3. Seller financing is available on some homes. When a seller finances the home, there is no need to apply for a mortgage from a traditional or other type lender. You will sign a promissory note and make your payments, including interest, directly to the seller. If you live in a state, such as California, that has enacted anti-discrimination laws because of sexual orientation or sexual identity, the seller would be forced to sell to you if you meet his qualifications including down payment and credit worthiness.

The benefits of seller financing include no lender origination or other fees and there is no need to worry about strict mortgage lender requirements. Since the terms are negotiated between you and the seller, you may end up with a lower down payment and interest rate than you would with a traditional mortgage.

If you are interested in purchasing a seller financed home, you should check the laws in your state to ensure that you cannot be discriminated against.

In addition to the above, many states offer mortgage assistance programs. For example, MaineHousing’s First Home Program offers low fixed rate mortgages. You should check with your state government to find out what options are available in your area.

A great way to get started is to contact a top gay realtor at GayRealEstate.com. The Nation’s Oldest and Largest Gay Realtor Directory. No Cost or Obligation to find the Perfect Agent.

Exploring Forms of Home Co-ownership for LGBT Unmarried Couples

The forms of co-ownership available to unmarried LGBT couples include joint tenancy and tenancy in common. Note that while tenancy by the entirety is a common designation, it is only available to married couples. When you put both your names on a deed, you must designate the form of co-ownership that is best for both of you.

Gay Realtors Can HelpJoint tenancy automatically gives ownership of the property to the surviving partner when one of you dies. In some community property states including California, the term ‘with right of survivorship’ must be added to the joint tenancy designation to ensure that the parties intended the other party to inherit. The right of survivorship overrides any attempt to change ownership including a will. When one partner dies, there is no remaining interest to give to anyone else because all interest in the property automatically vests in the surviving partner. Both partners will have an undivided equal ownership, share equal rights to possession of the property and cannot finance or sell the property without both parties consent.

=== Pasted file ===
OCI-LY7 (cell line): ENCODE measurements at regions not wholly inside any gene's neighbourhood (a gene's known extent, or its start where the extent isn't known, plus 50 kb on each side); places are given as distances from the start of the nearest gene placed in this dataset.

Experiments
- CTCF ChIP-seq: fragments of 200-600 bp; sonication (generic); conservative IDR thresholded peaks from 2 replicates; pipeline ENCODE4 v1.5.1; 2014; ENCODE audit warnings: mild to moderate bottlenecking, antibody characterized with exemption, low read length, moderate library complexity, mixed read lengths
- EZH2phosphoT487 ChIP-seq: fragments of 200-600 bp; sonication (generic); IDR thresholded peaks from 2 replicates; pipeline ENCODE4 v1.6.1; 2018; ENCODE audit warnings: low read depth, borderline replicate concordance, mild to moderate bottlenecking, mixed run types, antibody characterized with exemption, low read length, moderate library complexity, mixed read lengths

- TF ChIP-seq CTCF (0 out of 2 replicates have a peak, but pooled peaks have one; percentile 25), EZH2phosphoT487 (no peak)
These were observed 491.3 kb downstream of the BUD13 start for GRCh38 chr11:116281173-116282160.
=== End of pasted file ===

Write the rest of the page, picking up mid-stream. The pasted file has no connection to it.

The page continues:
Tenancy in common property can be owned equally or with unequal shares of the home. For example, one partner could own 60 percent and the other partner 40 percent. Each partner will have the right to sell or will all or a percentage of his interest in the property to a third party. If one of the partner’s die without a will, his percentage in the property will be distributed according to intestate laws in the state of his residency.

If you own a home and decide to put your partners name on the deed, it should be kept in mind that by doing so, you are giving a gift of some percentage of the home to your partner. You will have no legal right to remove or force your partner to deed the property back to you. Adding your partner’s name to the deed could also trigger gift taxes, and could trigger the mortgage company to force you to refinance if there is a due on sale or transfer provision in the mortgage contract.

Before signing a co-ownership deed, it would be a good idea to prepare an agreement that details how expenses and ownership will be shared and what will happen to the home if you separate. While this may not seem important, if the relationship deteriorates, an agreement will help avoid major disputes.

Property laws vary between states. Always consult with a gay realtor from GayRealEstate.com or speak with a real estate attorney.

How much home can I afford?

That depends largely on your income. Experts suggest your mortgage payment be no more than 28-35% percent of your monthly income. This income-debt ratio is the percentage of your monthly income dedicated to making your monthly mortgage payment. If you want to maximize your home buying potential, you can assume that more of your income will be tied up in your monthly mortgage payment.

Let’s assume your gross income is a $100,000 a year and you have $20,000 for a down payment. You conservatively elect to spend 28% of your income on monthly mortgage payments. If you take out a 30yr fixed mortgage at 5% interest, you can afford about $393,000 of home (rounded to the nearest thousand).

Here’s how:

-$28,000 of your income *30 years= $840,000(rounded)

-The principal of your loan is $372,000(rounded)

-Your amortized interest will be $346,000(rounded)

-The principal plus the interest will be about $719,000(rounded)

-Assume property taxes and insurance that will cost about $4,000 annually: at $4,000* 30 years, add another $120,000.

 

                                    Principal:                                $372,000

                                    Interest at 5%:                       $346,000

                                    Taxes and insurance:                       $120,000

                                    Total cost =                            $840,000